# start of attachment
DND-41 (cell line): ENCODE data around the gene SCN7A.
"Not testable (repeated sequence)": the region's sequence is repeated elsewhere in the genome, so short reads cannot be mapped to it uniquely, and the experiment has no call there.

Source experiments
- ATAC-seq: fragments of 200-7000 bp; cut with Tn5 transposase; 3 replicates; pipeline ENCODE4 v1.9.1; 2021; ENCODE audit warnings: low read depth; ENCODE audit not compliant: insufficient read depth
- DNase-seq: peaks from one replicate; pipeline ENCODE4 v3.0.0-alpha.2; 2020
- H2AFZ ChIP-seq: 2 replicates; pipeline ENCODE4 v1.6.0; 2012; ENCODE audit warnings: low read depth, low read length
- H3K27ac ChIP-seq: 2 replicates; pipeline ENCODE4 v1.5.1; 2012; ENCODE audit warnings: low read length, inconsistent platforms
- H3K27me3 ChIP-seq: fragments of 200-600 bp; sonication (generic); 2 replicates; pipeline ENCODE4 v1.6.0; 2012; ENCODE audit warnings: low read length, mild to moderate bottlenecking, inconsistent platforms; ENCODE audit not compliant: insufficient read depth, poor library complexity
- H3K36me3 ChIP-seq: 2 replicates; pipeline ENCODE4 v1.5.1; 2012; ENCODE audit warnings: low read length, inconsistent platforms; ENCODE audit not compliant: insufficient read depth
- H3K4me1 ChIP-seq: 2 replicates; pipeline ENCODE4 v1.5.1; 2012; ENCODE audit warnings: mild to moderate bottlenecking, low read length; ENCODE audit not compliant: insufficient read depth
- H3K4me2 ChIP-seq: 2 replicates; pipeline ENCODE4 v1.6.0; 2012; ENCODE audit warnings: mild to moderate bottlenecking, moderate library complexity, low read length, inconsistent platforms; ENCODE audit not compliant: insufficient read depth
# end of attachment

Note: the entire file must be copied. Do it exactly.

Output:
DND-41 (cell line): ENCODE data around the gene SCN7A.
"Not testable (repeated sequence)": the region's sequence is repeated elsewhere in the genome, so short reads cannot be mapped to it uniquely, and the experiment has no call there.

Source experiments
- ATAC-seq: fragments of 200-7000 bp; cut with Tn5 transposase; 3 replicates; pipeline ENCODE4 v1.9.1; 2021; ENCODE audit warnings: low read depth; ENCODE audit not compliant: insufficient read depth
- DNase-seq: peaks from one replicate; pipeline ENCODE4 v3.0.0-alpha.2; 2020
- H2AFZ ChIP-seq: 2 replicates; pipeline ENCODE4 v1.6.0; 2012; ENCODE audit warnings: low read depth, low read length
- H3K27ac ChIP-seq: 2 replicates; pipeline ENCODE4 v1.5.1; 2012; ENCODE audit warnings: low read length, inconsistent platforms
- H3K27me3 ChIP-seq: fragments of 200-600 bp; sonication (generic); 2 replicates; pipeline ENCODE4 v1.6.0; 2012; ENCODE audit warnings: low read length, mild to moderate bottlenecking, inconsistent platforms; ENCODE audit not compliant: insufficient read depth, poor library complexity
- H3K36me3 ChIP-seq: 2 replicates; pipeline ENCODE4 v1.5.1; 2012; ENCODE audit warnings: low read length, inconsistent platforms; ENCODE audit not compliant: insufficient read depth
- H3K4me1 ChIP-seq: 2 replicates; pipeline ENCODE4 v1.5.1; 2012; ENCODE audit warnings: mild to moderate bottlenecking, low read length; ENCODE audit not compliant: insufficient read depth
- H3K4me2 ChIP-seq: 2 replicates; pipeline ENCODE4 v1.6.0; 2012; ENCODE audit warnings: mild to moderate bottlenecking, moderate library complexity, low read length, inconsistent platforms; ENCODE audit not compliant: insufficient read depth